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Chapter 23: Families and Households (DD)


Today we are all invited to a small reception that is being given for our summer school by the Cracow Business Club. They do this every year and I can assure you it is always a most pleasant occasion. They will make a few short speeches about their activities and give you brochures to take away with you, with lists of people to contact for further information. It is just conceivable that some of you may have contacts in your home countries that might be useful to some of the businessmen here, and you may even make some connections that would interest you personally. Most of the businesses represented in the club are not only family controlled that is still common enough in western countries but the family provides much of the labour force as well. See if you can explore this dimension of our post-communist economy when the cocktails are being served.

Ania had not dressed for a cocktail reception and she was not sure how to address the elegant lady to whose table she and Tom were directed at the reception. Tom, imitating some equally well dressed men, attempted to kiss her hand, but the elegant lady laughed and said there was no need for young foreigners to copy her pretentious relatives. She was linked to almost half of those present either by blood or by marriage, she informed them.

'Of course it's good for business if you can keep things in the family. First, that means you can trust them. Second, you can work them harder. I don't think my husband's firm would be where it is today without the dedication shown by his distant cousins, who joined us from the provinces on day one and worked around the clock for almost nothing during our start-up period. They quit in the end of course, and never showed any gratitude for all that we taught them. But we still have family in all the key supervisory positions.'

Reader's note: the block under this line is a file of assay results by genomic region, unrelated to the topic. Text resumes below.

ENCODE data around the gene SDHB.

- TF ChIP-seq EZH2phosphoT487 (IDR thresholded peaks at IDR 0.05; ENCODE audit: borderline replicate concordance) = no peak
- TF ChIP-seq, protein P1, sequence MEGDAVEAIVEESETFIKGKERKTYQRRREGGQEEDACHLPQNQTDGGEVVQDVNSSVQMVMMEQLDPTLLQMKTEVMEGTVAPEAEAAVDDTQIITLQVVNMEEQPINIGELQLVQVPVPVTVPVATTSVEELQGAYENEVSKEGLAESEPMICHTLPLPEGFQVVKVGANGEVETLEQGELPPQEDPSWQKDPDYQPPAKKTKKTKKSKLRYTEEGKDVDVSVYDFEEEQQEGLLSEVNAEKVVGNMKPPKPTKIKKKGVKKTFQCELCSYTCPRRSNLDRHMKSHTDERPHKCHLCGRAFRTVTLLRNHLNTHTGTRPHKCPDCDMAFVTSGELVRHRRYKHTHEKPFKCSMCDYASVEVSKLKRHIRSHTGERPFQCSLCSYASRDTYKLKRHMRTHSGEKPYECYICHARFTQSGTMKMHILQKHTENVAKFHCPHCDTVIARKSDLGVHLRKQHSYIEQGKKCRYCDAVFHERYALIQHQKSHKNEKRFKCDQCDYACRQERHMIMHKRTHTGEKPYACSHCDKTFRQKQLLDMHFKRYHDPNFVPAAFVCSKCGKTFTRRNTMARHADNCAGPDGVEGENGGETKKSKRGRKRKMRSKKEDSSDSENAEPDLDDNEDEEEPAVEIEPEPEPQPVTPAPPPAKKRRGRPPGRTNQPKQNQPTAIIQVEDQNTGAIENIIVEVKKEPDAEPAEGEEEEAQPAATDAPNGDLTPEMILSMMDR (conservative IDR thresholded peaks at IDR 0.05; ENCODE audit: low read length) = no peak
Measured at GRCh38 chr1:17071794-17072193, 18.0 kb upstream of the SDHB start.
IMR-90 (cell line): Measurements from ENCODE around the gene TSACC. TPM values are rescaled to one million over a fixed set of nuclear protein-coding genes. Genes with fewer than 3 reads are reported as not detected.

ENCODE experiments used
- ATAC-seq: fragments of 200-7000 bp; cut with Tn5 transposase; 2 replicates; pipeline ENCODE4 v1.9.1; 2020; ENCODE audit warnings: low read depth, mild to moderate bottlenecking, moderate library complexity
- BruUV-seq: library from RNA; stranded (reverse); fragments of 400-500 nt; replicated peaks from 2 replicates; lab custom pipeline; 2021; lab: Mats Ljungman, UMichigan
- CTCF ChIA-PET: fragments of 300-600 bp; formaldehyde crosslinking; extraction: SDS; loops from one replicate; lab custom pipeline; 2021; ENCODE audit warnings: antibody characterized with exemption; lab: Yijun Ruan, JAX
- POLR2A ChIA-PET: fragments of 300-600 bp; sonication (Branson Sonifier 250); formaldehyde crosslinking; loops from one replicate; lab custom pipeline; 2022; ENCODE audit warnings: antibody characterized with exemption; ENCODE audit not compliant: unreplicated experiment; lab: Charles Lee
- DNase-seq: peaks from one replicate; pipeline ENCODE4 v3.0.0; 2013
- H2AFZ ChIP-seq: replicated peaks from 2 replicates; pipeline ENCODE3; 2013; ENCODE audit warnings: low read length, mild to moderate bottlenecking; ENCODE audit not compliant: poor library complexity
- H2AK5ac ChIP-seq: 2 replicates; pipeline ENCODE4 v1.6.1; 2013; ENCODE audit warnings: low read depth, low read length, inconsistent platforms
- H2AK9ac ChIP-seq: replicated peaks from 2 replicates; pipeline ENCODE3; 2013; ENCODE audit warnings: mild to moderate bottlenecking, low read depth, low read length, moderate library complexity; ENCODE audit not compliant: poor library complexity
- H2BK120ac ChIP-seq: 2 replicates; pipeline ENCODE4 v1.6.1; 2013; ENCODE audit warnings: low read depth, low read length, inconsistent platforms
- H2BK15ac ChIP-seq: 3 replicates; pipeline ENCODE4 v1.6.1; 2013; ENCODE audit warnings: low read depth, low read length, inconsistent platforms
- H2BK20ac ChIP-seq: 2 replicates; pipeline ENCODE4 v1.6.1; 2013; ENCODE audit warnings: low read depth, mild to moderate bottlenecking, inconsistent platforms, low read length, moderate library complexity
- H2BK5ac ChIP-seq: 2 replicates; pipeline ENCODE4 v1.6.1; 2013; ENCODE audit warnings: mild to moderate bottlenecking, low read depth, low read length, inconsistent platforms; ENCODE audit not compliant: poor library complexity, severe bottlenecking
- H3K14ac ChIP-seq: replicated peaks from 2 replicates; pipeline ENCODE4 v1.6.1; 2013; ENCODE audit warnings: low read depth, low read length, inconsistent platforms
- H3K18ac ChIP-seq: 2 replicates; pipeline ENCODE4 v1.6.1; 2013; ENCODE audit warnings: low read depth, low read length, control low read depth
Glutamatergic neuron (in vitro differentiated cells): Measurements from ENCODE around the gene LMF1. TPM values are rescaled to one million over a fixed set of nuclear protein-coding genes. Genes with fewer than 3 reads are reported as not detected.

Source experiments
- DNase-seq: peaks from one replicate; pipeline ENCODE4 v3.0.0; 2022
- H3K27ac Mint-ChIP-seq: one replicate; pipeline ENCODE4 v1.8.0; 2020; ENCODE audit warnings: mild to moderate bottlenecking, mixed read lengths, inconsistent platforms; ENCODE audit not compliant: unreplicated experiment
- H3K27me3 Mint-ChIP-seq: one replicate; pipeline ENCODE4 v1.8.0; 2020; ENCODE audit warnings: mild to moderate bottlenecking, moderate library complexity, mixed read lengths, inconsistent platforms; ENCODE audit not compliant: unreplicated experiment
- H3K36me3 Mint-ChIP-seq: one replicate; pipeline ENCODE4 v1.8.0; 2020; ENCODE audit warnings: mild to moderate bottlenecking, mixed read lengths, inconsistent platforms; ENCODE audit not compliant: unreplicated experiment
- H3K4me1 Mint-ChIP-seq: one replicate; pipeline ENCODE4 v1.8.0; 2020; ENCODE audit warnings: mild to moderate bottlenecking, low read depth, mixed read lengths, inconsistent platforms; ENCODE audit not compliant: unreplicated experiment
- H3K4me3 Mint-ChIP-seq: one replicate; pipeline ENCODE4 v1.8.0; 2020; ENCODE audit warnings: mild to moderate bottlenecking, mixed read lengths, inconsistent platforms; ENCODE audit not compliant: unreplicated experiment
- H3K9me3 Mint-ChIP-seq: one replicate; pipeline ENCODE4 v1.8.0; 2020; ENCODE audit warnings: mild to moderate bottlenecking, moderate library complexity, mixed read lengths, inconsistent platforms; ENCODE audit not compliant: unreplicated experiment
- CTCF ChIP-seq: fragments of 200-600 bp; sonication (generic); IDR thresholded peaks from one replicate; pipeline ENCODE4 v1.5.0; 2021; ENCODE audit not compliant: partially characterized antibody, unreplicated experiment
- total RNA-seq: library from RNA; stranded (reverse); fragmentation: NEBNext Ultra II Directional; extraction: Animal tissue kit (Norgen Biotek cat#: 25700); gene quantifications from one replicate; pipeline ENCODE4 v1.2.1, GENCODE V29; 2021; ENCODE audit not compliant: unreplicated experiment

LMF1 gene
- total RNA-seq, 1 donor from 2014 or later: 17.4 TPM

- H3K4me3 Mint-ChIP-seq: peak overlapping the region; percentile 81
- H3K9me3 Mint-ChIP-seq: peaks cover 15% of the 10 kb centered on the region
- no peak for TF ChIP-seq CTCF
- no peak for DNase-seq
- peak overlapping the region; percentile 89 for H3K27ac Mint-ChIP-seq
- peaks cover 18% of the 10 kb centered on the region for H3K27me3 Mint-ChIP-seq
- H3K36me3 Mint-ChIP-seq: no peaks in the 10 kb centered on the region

'What line of business are you in?'  asked Ania.

'Historically we were in ironmongery, but it's completely different today. Now we run the biggest network of fitness centers and solariums in South Poland.'

Tom asked about family history. 'We belong to the szlachta nobility,' said the elegant lady, with evident pride. 'We can trace our family tree back to the Middle Ages. We were especially famous in the Habsburg period, when my great great grandfather was deputy Governor of Galicia. One of his cousins was called Malinowski and he became a famous professor in London - perhaps you've heard of him? Of course the communists tried to level out everything. It was easy for them to confiscate our material property, and then to mismanage and squander it. But they could never take our spiritual property, our culture. The values of our ancestors were passed on within the family. Quite a few of us managed to achieve important positions even under communism, because they needed our knowledge and skills. Then at last, when that system finally collapsed, we could step forward openly once more, to play our proper role in the economy and in the life of the nation.'


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